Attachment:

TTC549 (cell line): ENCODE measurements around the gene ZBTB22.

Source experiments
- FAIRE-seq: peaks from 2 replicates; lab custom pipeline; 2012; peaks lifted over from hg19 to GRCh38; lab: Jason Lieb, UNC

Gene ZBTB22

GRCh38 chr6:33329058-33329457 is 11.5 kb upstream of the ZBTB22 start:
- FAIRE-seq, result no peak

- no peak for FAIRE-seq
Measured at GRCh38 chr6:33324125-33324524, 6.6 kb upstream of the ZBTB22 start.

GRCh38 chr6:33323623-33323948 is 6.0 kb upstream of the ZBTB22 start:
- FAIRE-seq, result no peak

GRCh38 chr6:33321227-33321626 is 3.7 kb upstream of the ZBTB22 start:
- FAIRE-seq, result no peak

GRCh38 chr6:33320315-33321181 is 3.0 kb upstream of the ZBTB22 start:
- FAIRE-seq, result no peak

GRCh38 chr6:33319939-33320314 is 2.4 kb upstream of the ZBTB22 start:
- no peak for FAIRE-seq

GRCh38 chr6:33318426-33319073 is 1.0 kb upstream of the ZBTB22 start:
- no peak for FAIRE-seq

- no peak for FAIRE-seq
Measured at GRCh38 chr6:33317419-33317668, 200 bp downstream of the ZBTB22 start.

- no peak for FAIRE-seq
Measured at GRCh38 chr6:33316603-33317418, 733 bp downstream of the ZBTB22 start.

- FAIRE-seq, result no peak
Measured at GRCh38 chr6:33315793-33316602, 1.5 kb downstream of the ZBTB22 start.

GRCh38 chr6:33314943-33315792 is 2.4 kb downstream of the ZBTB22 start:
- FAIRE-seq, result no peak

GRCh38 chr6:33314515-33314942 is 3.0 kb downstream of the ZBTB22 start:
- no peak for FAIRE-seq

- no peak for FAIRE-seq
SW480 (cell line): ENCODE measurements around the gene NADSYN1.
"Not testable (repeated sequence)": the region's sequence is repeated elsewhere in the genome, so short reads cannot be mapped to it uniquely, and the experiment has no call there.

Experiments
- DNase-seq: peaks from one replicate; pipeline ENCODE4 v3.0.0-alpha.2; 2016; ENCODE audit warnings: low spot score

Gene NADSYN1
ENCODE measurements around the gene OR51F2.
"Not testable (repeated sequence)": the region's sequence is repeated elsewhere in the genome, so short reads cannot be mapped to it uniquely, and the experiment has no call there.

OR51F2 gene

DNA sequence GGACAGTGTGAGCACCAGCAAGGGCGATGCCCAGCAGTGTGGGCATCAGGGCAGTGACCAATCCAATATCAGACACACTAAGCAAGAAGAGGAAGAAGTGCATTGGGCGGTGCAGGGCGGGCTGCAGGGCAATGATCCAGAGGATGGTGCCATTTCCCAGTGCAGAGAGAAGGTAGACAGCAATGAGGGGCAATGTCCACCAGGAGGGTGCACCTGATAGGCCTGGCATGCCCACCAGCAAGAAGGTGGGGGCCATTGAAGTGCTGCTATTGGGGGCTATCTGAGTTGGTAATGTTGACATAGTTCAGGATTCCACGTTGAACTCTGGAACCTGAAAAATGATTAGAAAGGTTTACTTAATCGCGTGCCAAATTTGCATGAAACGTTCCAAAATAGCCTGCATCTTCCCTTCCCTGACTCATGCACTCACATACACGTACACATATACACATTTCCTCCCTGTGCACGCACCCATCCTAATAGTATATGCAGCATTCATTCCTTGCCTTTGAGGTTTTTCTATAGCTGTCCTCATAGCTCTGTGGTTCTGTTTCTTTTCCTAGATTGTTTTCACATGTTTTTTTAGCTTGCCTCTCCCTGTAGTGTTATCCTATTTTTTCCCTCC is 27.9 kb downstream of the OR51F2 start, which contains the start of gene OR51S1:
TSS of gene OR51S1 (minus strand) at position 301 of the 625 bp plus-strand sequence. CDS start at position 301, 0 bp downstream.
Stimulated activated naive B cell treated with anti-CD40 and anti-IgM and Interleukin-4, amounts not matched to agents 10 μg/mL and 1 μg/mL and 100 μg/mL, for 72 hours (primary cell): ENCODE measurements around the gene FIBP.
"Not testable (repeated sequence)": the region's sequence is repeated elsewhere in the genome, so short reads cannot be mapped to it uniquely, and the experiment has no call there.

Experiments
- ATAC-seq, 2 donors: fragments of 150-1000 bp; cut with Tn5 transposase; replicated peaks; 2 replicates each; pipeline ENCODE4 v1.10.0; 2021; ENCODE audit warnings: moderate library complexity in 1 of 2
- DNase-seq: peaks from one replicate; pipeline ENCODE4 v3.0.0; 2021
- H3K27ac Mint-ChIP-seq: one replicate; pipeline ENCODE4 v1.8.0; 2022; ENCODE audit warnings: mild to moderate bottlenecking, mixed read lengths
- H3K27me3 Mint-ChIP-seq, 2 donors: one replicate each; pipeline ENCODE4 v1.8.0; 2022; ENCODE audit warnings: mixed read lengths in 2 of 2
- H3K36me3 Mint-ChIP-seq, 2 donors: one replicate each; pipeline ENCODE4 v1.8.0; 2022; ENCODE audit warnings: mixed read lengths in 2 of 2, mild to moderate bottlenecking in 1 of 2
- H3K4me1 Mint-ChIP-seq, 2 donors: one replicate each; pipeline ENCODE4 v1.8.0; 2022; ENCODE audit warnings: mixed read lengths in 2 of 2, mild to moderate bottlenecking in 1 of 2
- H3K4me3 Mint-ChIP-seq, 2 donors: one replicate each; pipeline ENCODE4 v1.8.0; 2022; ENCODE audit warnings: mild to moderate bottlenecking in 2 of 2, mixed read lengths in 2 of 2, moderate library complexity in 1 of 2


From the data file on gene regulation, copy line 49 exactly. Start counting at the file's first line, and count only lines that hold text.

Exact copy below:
- H3K4me3 Mint-ChIP-seq, 2 donors: one replicate each; pipeline ENCODE4 v1.8.0; 2022; ENCODE audit warnings: mild to moderate bottlenecking in 2 of 2, mixed read lengths in 2 of 2, moderate library complexity in 1 of 2